Mining memory's mother lode

| 21 Feb 2012 | 12:13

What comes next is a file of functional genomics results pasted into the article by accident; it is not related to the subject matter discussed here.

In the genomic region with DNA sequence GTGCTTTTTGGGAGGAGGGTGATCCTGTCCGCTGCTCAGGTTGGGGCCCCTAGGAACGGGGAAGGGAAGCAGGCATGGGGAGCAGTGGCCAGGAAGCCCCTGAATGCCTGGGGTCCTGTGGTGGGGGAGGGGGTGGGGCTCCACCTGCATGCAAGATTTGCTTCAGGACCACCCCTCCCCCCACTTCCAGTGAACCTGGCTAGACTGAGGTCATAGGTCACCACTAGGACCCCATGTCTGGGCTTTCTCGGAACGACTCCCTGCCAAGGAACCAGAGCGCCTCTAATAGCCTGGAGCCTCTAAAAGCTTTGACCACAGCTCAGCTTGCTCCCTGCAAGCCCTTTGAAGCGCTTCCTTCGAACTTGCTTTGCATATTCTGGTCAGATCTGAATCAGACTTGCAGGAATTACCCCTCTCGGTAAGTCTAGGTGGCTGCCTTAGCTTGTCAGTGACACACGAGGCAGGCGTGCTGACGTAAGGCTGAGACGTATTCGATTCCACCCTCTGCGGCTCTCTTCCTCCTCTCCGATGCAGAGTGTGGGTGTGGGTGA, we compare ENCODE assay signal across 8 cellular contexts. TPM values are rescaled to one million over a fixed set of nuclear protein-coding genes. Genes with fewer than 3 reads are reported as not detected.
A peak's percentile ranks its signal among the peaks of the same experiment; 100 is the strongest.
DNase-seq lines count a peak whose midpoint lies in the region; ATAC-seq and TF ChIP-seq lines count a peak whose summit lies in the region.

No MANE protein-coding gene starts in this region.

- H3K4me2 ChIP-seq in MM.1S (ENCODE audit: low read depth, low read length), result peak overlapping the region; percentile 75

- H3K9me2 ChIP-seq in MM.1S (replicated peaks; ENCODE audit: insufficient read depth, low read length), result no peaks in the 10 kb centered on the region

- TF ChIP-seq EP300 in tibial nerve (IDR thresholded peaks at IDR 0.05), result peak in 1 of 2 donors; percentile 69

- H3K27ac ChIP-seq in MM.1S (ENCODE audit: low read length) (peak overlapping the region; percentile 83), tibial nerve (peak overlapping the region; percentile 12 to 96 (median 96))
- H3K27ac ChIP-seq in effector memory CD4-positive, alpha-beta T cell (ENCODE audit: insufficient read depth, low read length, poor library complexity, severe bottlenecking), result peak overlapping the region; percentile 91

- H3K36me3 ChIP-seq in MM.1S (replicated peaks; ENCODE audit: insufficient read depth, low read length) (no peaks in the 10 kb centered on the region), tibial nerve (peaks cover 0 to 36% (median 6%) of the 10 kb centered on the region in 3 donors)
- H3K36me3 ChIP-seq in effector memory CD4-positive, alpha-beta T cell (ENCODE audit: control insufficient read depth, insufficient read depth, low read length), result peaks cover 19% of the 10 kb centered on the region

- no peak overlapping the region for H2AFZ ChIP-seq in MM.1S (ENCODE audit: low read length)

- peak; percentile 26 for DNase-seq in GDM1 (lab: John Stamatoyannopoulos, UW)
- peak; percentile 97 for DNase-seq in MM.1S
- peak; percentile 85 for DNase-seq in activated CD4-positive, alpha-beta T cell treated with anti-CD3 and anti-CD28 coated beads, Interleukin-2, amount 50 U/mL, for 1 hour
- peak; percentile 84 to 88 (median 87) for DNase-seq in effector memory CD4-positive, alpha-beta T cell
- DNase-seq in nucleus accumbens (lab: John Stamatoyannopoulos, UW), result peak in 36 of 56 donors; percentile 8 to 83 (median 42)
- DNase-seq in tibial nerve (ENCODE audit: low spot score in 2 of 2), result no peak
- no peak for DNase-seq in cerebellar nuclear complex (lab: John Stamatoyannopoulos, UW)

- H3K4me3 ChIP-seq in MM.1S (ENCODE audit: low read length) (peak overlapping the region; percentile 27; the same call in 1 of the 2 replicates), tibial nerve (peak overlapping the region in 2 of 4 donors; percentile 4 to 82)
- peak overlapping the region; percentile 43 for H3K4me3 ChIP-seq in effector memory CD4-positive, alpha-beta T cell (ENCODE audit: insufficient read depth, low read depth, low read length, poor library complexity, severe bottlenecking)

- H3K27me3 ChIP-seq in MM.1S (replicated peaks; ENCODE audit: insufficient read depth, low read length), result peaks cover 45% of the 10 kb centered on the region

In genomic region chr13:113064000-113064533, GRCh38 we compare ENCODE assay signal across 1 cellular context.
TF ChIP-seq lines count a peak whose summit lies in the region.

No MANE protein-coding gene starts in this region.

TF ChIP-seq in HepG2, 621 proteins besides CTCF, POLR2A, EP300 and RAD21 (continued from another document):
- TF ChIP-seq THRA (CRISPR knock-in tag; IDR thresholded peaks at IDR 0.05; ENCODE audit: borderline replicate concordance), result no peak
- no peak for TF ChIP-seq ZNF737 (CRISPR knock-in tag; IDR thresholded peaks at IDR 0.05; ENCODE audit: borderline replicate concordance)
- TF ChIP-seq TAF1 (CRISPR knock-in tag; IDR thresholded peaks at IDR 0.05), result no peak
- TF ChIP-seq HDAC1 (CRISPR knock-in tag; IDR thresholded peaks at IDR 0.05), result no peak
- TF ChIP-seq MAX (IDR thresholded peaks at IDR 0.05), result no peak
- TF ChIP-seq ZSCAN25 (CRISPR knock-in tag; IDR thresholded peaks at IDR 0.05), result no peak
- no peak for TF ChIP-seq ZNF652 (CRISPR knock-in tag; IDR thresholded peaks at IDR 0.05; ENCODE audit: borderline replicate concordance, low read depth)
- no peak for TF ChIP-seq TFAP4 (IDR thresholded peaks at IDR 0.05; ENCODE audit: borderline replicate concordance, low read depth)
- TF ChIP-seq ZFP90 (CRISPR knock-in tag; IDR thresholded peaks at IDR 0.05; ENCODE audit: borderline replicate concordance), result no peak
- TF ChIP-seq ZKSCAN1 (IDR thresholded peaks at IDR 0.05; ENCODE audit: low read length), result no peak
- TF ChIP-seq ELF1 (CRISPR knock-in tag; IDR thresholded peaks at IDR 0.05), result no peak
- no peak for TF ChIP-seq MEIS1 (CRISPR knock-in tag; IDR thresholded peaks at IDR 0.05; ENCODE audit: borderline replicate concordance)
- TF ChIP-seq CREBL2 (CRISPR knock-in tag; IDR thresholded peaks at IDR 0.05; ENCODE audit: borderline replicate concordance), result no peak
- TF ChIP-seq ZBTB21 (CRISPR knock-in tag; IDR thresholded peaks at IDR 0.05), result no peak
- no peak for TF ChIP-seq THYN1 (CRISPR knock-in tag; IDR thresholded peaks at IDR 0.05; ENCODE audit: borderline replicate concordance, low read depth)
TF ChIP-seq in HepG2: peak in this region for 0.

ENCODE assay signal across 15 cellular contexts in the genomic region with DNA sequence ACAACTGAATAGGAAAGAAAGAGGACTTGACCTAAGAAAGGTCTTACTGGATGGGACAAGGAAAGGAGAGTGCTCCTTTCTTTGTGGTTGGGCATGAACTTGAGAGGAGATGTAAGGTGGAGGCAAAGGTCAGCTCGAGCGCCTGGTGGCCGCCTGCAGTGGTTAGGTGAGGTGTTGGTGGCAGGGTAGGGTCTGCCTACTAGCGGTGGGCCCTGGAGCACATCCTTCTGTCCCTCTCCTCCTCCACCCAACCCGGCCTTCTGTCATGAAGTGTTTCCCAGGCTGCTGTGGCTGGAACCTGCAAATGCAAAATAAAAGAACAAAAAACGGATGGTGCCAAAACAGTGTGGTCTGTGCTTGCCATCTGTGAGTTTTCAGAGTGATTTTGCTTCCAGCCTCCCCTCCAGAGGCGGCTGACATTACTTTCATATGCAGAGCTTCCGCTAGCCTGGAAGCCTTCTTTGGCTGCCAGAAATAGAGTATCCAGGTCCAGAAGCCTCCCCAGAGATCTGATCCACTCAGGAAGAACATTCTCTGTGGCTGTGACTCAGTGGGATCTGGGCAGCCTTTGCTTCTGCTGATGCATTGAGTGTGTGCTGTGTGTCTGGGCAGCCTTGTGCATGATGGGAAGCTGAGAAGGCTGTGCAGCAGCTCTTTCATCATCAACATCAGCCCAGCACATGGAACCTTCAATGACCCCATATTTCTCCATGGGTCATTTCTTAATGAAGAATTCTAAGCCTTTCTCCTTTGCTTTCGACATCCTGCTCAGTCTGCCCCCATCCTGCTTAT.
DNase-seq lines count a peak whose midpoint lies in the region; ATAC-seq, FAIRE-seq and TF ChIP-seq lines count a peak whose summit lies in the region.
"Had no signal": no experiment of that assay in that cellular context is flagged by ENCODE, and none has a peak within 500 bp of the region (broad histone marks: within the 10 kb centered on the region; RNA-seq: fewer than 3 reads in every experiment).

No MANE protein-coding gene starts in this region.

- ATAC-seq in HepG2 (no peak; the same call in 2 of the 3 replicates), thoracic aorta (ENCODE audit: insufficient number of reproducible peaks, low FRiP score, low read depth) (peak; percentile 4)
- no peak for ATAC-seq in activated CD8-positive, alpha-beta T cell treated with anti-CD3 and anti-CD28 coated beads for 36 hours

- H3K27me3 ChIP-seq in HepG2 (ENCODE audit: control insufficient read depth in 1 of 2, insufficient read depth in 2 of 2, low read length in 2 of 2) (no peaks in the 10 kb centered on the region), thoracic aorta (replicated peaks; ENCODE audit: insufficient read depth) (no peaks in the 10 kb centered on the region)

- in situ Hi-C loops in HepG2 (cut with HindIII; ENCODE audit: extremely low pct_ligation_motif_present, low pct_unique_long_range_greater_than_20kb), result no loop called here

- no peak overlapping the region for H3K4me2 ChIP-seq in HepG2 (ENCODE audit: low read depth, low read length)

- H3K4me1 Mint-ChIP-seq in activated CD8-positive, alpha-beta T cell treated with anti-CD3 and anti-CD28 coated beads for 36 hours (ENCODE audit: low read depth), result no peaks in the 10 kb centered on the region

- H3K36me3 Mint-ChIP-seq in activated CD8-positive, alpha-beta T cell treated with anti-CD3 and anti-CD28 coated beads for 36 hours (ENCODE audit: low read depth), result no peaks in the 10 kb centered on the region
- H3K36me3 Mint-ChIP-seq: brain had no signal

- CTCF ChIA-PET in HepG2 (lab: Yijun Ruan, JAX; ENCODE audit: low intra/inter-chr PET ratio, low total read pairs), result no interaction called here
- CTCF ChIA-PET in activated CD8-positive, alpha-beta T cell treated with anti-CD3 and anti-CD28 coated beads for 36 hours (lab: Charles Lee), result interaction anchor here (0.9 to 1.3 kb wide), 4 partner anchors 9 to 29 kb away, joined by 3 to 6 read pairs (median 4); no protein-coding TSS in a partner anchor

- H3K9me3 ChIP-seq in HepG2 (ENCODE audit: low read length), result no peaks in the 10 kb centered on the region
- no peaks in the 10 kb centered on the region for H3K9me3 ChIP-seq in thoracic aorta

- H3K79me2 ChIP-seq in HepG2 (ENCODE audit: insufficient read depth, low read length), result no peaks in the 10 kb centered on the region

Franklin - Miners from Franklin Zinc’s glory days assembled at the Franklin Mineral Museum to reminisce with old buddies, drink good beer and listen to the Franklin Band play favorite tunes. Mining in Franklin ended Sept. 30, 1954, when the rich veins of zinc-iron-manganese ore were depleted. Many of the miners then went to work in the nearby Sterling Hill zinc mine in Ogdensburg, which didn’t close until the early 1980s. “There was nothing like the good camaraderie we had,” said Dick Smith, a former foreman and veteran of 23 years in the mines. Dick Silker, a 39-year mine veteran, added that everyone had worked hard, but the proof of the brotherhood the men felt for one another was that they looked forward to every chance to get together and talk about old times. Bob Metsger, who had served for 40 years as chief geologist and manager, agreed that the men had been an exceptional team. Former mining buddies Andy Gancarcik, John Antal, Richard Rammage Jr., and Paul Rizzo said that the mines had been a big part of their lives and the lives of their fathers and grandfathers. “We have good memories of those days,” Gancarcik said, as he nursed a bottle of beer. “The work paid well, but we worked like hell and we really busted our butts. We’ll always miss it, especially the friendships and the jokes.” The reunion took place at the small brick museum, which is tucked away on Evans Street in Franklin. The modest exterior gives little hit of the mineral treasures to be found inside, which include samples of Franklin’s rich lode of zinc and spectacular specimens of rare or crystallized or fluorescent mineral species. Franklin is world-renowned as a region of ancient rocks, faults thousands of feet deep, and a wealth of mineral species such as zincite, franklinite, and willemite. On Sept. 13, 1968, the State of New Jersey passed a resolution declaring the Borough of Franklin “the Fluorescent Mineral Capital of the World.” The Franklin zinc deposits have yielded 357 different mineral species, starting with the discovery of zincite in 1810 by Dr. Archibald Bruce. According to museum literature, Franklin Mine Hill produced a half billion dollars worth of zinc during the 106 years it operated.